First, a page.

Help an Anxious Child in Anxious Times

by | Nov 7, 2020 | Anxiety, Blog, COVID19, Crisis, Parenting

It has been an anxiety producing year and it’s hard to know how to help an anxious child navigate this mess. So much anxiety comes from fear of the unknown, feeling a lack of power, or fearing that bad things will happen as a result of having no control over their environment or other people’s behaviors. Anyone else feeling that in 2020?

When I am working with children who are struggling with anxiety, one of the first things we talk about is the subject of control. Our brains tend to focus on the negatives and the things that we actually do not have control over. In ancient times, this helped keep us safe, and most importantly alive!  We needed to be hyper aware of possible dangers around us, such as dangerous snakes, poisonous berries, or a stormy, cold night. But in modern times, focusing on the negative can hinder our ability to feel like we have power over our worlds and can send us spiraling into anxiety.  Right now our kids are living in a reality where there is a lot that is outside of their control. So how do we stop them from spiraling into anxiety?

1. “What are you anxious about?”

Have your child write down all the things that they are worried about.  Have them separate them into “Things I CAN control and things I CAN’T control”.  Having a visual will help their brain see that they may have more areas of control than they think and you can both begin to brainstorm ways to cope for the things that are beyond your control.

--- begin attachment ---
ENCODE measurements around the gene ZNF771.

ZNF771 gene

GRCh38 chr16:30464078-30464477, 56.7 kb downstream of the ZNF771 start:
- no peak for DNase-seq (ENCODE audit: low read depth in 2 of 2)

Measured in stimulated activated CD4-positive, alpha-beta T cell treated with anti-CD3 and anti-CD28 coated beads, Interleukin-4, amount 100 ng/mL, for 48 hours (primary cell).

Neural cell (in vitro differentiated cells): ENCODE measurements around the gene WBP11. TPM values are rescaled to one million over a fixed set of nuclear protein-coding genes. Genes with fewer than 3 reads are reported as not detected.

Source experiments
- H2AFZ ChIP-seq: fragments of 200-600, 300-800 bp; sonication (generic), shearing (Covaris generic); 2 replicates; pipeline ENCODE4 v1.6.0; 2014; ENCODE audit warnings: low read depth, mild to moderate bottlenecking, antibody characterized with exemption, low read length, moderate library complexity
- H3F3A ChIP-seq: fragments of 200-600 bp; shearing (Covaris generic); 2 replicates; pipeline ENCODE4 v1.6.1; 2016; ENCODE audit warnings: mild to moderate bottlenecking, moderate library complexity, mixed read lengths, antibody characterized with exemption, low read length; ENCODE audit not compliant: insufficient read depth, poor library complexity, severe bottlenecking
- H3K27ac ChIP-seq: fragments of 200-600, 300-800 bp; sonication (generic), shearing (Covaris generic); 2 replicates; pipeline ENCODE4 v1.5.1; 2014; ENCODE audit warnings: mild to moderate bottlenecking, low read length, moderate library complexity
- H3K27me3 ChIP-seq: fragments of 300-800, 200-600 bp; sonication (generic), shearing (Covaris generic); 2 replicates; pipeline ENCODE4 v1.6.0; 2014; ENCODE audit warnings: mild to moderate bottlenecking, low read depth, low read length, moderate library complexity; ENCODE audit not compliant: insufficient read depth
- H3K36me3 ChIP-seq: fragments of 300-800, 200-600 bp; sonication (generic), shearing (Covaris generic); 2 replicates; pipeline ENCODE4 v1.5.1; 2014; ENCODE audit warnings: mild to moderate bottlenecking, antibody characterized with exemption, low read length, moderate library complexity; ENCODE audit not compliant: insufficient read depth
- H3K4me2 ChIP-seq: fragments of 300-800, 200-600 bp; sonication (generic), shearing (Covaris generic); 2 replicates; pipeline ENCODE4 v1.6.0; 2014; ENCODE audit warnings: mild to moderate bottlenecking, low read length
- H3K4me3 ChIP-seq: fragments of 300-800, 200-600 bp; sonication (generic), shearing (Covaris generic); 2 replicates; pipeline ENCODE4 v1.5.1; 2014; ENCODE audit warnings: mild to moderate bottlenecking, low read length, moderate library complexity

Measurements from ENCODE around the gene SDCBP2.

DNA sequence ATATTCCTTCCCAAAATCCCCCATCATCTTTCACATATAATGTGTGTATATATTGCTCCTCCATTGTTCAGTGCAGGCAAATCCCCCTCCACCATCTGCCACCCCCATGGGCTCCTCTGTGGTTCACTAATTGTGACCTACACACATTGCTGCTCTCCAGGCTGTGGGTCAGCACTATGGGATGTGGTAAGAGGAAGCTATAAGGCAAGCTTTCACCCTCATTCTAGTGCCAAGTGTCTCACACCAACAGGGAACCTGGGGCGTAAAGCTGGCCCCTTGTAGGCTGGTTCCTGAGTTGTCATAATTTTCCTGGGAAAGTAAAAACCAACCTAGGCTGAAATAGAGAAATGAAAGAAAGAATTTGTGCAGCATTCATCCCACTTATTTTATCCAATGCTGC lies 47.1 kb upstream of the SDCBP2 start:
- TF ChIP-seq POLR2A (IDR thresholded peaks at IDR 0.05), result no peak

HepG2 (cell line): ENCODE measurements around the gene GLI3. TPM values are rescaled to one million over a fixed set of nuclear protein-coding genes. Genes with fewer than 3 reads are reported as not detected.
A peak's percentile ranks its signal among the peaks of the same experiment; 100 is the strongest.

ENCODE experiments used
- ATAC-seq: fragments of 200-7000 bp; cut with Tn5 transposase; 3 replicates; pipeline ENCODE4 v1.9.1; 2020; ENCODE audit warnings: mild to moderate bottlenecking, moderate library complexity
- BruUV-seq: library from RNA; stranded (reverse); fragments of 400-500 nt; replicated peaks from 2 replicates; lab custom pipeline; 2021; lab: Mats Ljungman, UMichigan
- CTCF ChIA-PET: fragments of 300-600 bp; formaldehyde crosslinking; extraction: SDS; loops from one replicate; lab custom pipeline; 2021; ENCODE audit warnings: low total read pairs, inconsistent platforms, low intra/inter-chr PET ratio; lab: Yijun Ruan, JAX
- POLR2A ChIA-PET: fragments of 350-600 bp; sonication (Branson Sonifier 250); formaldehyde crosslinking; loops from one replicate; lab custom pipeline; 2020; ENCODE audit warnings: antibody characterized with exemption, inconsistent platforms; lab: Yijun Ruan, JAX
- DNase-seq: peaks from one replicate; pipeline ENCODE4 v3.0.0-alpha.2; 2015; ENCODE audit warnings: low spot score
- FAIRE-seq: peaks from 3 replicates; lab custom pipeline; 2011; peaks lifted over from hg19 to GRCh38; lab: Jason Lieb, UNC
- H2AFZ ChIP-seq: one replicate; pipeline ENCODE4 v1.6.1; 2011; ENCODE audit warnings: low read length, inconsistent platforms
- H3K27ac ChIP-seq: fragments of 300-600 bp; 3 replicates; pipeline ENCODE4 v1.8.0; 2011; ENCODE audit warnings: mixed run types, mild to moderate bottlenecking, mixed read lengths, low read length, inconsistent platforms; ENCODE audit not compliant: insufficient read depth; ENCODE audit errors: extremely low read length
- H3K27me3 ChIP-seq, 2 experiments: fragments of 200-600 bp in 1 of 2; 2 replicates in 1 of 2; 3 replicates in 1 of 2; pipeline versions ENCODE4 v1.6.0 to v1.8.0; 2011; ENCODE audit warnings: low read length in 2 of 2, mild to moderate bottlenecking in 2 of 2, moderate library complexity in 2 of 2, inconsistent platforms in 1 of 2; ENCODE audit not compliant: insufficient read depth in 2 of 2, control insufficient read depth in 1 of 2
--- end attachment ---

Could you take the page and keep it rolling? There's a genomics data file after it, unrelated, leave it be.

2. Help your child focus beyond anxiety

Focusing on what we are thankful for can help broaden our perspective and help nourish the optimistic part of our brains.  Get your family a gratitude journal and set a time each day to write something you are grateful for.  You may be surprised to see how much more meaningful your journals become as time goes on. 

3. Encourage your child to speak up and speak out

What better way to feel like you have control than to use your voice to promote change and gain support! If your child is stuck in a negative mindstate due to circumstances outside their control, help them find ways to ask for help, wonder how they can get more involved, or even be a part of a needed change!

4. Give Your Child Choices

Every human needs to feel that they have power over their mind and body.  This is no different for children.  Give your child choices with both big and small decisions.  From “what color do you want to paint your room?” to “What chores do you want to be responsible for?”.

5. Get creative in letting anxiety go 

There is something about creating a physical representation of letting things go!  Making something abstract into a concrete activity can lift a mental and physical load of an anxious child.  One idea is to write their worries on a piece of paper and place those worries in a container of their choice, they can get them back on their terms.  Want something more permanent? Purchase flying wish paper!  Write their worries on the paper, light them on fire and watch them fly off into the air!  Flying wish paper is an eco-friendly alternative to releasing balloons…and they are so cool!

By helping anxious children focus on what they CAN control, we can help restore that feeling of being in charge and in turn they will be more flexible and accepting of the things that they can’t control.  The results? A more flexible, less anxious, and more resilient child!  Psst…These tips work on grownups too! 

Looking for more 2020 related parenting advice? Check out Parenting During a Pandemic: What Your Therapist Wants You to Remember or 7 Ways to Set Screen Time Boundaries during COVID19 .

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